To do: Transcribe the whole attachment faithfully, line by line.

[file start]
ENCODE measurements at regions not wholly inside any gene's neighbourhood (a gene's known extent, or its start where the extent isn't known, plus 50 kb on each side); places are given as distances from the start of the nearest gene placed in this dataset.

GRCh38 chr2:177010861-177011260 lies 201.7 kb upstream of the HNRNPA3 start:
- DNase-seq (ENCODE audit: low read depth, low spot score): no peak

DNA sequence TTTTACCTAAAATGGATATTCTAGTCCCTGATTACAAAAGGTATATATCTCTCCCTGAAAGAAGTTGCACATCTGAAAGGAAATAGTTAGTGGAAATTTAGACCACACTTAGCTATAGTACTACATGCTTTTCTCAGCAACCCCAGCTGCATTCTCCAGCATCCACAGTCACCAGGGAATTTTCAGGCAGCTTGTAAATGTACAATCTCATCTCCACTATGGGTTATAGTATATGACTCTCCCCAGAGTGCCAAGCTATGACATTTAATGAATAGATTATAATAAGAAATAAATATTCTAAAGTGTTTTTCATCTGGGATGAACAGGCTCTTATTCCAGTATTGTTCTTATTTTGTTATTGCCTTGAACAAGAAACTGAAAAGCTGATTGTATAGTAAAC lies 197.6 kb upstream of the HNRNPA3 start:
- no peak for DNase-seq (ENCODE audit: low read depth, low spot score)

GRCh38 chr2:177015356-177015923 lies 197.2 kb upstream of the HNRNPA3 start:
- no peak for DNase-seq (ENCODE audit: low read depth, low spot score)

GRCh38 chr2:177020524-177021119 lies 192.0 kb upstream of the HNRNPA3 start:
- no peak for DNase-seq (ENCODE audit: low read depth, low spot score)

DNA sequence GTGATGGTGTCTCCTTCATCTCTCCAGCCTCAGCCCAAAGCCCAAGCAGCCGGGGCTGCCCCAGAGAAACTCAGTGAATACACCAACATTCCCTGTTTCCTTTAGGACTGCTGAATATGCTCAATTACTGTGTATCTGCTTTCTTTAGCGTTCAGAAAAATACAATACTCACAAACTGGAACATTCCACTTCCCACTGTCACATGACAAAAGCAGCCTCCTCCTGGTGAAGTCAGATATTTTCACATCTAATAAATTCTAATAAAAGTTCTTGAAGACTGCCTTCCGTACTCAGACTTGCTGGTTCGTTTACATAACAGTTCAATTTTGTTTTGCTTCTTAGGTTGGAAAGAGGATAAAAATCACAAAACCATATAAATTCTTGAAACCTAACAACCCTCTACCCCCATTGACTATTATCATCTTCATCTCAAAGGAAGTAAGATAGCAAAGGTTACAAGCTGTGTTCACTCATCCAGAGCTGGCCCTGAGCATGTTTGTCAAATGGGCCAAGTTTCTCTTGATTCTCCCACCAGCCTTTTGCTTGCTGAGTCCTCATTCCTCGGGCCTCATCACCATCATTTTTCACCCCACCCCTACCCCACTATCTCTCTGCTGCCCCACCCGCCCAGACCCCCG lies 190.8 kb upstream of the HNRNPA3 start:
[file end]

ENCODE measurements at regions not wholly inside any gene's neighbourhood (a gene's known extent, or its start where the extent isn't known, plus 50 kb on each side); places are given as distances from the start of the nearest gene placed in this dataset.

GRCh38 chr2:177010861-177011260 lies 201.7 kb upstream of the HNRNPA3 start:
- DNase-seq (ENCODE audit: low read depth, low spot score): no peak

DNA sequence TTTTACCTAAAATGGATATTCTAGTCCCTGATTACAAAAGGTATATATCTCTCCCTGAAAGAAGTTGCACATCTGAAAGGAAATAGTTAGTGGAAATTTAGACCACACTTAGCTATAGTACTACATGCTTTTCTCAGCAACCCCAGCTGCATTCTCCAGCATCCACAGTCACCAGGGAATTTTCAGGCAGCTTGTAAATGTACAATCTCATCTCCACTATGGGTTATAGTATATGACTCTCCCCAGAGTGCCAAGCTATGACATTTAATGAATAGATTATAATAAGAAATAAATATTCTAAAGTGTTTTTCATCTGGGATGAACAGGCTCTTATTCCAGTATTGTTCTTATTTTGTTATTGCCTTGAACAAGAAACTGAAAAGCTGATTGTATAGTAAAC lies 197.6 kb upstream of the HNRNPA3 start:
- no peak for DNase-seq (ENCODE audit: low read depth, low spot score)

GRCh38 chr2:177015356-177015923 lies 197.2 kb upstream of the HNRNPA3 start:
- no peak for DNase-seq (ENCODE audit: low read depth, low spot score)

GRCh38 chr2:177020524-177021119 lies 192.0 kb upstream of the HNRNPA3 start:
- no peak for DNase-seq (ENCODE audit: low read depth, low spot score)

DNA sequence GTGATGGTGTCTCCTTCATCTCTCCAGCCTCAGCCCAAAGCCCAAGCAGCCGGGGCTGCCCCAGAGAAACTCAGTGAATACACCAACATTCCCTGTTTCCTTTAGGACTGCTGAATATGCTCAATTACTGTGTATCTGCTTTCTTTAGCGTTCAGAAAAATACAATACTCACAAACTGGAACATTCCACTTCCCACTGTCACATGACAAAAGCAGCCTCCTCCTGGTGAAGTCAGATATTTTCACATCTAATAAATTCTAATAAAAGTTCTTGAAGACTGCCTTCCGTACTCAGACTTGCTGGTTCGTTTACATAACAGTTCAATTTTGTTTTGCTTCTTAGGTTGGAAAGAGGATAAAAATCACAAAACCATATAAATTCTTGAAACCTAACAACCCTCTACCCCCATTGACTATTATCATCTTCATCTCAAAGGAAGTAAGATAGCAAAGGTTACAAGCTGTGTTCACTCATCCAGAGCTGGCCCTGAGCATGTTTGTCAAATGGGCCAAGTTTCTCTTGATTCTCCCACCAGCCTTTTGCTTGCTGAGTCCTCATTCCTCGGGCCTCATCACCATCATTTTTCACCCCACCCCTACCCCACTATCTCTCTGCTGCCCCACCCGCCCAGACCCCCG lies 190.8 kb upstream of the HNRNPA3 start: